Rethinking governance in the not-for-profit sector

Thursday, 01 April 2021

Denise Cullen photo
Denise Cullen
Freelance Journalist

    Could social impact investing help Australian charities respond to the challenge of accessing funding in an ever-tightening sector?

    Julie McDonald MAICD, CEO of The Funding Network (TFN), describes the run-up to the organisation’s first live online fundraising event in April 2020 as “the most nerve-racking week of my life”. Until then, the organisation had run in-person crowdfunding events, described as a philanthropist “shark tank”, where three small not-for-profits (NFPs) pitched to a roomful of potential donors who were, unfailingly, swept up by the atmosphere and the desire to make the world a better place.

    “It’s a really effective way of getting people to come together and pool their resources with others,” says McDonald.

    But as COVID-19 cut a swathe through public gatherings, this business model was turned upside down. During that first, hastily-convened online event, McDonald found herself hovering over a laptop, hoping fervently that her hand-picked technology wouldn’t fail and that her team’s rehearsals would pay off.

    She was relieved — and elated — when the virtual nature of the event only served to stoke the collective spirit of giving.

    “[During an in-person event] no-one in the room is going to put their hands up in the middle of the pitch and say, ‘Oh, you’re so brave. You’re amazing’,” she says. “Whereas all of this is happening in the chat while [the NFPs] are pitching, so there is much higher energy almost by the time pledging starts, which has been phenomenal.”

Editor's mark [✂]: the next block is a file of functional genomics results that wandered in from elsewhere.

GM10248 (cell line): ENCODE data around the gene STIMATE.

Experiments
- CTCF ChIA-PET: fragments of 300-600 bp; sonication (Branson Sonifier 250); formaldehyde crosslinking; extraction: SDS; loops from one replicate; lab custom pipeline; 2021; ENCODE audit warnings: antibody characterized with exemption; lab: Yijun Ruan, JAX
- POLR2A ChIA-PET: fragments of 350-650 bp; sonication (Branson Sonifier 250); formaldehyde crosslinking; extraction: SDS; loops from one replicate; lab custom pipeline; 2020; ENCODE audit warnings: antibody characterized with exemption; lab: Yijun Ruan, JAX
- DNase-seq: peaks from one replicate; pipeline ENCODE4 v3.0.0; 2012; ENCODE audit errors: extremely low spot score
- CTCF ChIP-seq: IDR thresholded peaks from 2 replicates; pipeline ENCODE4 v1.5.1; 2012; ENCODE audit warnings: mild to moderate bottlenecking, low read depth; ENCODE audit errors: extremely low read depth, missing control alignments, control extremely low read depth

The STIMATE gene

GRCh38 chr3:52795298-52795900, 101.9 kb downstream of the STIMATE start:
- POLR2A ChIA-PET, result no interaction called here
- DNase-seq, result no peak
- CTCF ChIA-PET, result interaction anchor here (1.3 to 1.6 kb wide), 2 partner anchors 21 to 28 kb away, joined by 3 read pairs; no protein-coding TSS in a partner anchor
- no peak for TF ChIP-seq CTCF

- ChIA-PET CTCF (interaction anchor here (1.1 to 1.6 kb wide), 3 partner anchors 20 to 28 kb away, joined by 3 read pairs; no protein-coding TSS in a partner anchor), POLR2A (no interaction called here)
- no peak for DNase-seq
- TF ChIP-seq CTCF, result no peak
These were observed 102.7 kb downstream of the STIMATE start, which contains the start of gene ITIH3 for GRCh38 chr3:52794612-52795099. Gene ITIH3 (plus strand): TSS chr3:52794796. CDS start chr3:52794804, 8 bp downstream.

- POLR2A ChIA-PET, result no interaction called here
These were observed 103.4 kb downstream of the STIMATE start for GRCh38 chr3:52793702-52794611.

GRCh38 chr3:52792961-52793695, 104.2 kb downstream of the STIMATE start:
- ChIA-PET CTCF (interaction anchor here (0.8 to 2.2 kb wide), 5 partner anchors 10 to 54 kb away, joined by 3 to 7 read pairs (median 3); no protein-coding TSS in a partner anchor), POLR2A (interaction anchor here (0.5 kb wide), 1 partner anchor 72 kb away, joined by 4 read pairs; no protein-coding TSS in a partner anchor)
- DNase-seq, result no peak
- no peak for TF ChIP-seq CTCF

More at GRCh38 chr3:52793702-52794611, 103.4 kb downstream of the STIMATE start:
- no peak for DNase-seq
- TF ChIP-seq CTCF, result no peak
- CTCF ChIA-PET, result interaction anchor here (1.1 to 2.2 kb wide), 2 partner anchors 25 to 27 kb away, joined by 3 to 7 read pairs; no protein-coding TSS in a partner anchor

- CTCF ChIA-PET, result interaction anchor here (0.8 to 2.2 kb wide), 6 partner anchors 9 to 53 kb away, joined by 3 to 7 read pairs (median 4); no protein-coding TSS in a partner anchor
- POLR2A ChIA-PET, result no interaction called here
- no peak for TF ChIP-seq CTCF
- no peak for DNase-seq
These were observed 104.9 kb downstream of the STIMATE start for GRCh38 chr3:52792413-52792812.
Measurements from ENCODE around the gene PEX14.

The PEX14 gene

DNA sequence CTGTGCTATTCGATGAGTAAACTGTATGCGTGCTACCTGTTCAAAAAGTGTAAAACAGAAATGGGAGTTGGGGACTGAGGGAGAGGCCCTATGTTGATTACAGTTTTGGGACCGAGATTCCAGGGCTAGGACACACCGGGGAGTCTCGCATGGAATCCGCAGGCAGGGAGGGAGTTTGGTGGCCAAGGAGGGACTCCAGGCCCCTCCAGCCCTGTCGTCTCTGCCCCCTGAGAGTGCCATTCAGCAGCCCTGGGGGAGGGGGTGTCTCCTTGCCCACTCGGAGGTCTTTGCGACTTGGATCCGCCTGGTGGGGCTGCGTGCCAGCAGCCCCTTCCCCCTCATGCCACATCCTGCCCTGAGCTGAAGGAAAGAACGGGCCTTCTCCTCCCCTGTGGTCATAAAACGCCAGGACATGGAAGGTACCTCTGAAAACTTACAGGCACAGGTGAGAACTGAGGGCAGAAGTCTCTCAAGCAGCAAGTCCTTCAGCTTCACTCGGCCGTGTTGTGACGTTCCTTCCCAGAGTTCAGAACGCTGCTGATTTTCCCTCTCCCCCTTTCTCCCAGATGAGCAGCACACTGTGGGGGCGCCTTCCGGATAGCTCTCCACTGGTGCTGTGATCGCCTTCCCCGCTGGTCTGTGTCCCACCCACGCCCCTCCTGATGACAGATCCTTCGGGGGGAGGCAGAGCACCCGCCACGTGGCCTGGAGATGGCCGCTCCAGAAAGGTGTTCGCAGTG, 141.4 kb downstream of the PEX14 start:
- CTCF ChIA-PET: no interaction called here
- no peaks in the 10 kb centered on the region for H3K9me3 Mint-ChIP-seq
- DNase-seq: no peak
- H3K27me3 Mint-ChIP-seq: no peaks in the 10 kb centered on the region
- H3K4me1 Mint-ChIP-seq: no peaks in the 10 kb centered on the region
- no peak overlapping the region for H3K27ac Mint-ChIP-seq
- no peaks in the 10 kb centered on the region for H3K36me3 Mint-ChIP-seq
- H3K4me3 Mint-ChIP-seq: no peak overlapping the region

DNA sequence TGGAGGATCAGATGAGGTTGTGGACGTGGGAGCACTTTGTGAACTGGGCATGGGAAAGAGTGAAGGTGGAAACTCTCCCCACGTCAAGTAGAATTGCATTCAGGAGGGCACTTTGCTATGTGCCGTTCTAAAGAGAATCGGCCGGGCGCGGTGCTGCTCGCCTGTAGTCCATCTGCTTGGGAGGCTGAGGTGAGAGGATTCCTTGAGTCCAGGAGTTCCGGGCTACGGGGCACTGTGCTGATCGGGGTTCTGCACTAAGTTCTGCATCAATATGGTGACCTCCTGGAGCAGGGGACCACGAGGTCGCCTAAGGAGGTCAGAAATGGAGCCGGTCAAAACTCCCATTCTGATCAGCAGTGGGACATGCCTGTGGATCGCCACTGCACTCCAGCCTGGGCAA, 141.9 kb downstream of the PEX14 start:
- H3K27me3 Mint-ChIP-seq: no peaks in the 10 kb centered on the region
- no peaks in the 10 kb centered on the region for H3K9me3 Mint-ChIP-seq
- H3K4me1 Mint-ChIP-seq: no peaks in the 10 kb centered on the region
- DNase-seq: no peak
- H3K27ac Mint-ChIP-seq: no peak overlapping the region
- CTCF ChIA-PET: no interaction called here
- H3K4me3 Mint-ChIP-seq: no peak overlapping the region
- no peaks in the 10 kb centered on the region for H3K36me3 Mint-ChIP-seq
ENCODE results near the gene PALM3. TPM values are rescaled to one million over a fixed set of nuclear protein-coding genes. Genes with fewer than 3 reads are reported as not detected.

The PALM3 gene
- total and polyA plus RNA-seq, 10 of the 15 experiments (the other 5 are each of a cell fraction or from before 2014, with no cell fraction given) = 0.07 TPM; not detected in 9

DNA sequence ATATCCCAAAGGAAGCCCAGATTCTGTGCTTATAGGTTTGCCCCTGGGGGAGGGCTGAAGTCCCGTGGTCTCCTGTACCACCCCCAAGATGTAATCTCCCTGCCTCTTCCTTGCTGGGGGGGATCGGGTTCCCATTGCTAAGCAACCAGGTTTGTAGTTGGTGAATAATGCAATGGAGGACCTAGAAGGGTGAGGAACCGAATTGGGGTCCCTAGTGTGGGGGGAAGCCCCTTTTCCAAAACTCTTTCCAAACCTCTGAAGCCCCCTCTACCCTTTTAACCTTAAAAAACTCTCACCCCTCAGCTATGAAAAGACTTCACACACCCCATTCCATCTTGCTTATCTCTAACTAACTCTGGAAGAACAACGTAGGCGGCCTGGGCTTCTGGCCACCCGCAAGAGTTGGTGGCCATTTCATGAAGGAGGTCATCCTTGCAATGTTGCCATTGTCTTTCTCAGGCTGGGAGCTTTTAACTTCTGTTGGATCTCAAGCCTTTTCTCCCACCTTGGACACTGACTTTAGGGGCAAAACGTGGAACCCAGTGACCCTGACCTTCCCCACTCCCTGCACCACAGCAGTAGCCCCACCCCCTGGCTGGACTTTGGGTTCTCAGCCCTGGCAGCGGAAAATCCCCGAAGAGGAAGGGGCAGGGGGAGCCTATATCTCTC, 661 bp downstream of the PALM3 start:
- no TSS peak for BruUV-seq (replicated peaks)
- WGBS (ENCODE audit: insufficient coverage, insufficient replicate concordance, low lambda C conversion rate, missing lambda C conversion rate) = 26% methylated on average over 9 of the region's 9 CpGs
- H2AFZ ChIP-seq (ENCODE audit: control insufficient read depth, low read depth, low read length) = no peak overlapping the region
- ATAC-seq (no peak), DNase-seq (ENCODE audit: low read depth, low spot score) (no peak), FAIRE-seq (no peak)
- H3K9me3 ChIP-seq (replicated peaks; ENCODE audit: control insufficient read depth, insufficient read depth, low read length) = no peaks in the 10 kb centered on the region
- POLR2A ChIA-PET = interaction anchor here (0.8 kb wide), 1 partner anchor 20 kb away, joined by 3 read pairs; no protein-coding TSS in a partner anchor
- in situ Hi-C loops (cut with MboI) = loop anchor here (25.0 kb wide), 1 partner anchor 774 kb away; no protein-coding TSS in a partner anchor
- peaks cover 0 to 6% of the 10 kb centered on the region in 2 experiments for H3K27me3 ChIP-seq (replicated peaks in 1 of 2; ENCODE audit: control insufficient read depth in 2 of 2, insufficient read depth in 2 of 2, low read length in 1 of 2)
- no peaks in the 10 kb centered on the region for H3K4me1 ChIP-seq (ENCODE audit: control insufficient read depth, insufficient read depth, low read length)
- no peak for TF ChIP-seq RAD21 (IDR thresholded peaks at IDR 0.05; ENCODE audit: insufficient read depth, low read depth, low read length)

By the numbers

    81% of charities have moved to at least partial online service delivery

    1 in 7 charities are at risk of becoming unviable by September 2021

    8 in 10 charities reported a surge in demand during the pandemic

    12% of Australians are unable to afford basic essentials of life

    3 million searches of the Charity Register in 2020

    $155.4b charities’ collective revenue in 2018

    47% of charity revenue, including grants, came from government sources in 2018

    3.7 million volunteers working in Australian charity sector

    57,675 registered charities in Australia at 26 February 2020

    36.1% of investors cite a lack of reliable research, information and benchmarks as a barrier to impact investing

    Sources: ACNC, Impact Investing Australia, SVA, Centre for Social Impact, SII Taskforce Interim Report

    Exception to the rule

    TFN actually raised 32 per cent more in 2020 than it did in 2019, further piquing the interest of larger charities who are partnering with it to forge new donor relationships. Yet what stands out most about TFN’s experience is how it bucks the trend.

    Elsewhere, the past year has been a testing time for many charities, given the impact of COVID-19. The collapse of traditional fundraising activities, the withdrawal of two-thirds of volunteers due to social distancing requirements, the hike in costs and dramatically increased demand for services due to the economic, mental health and other impacts of the pandemic, has created the perfect storm.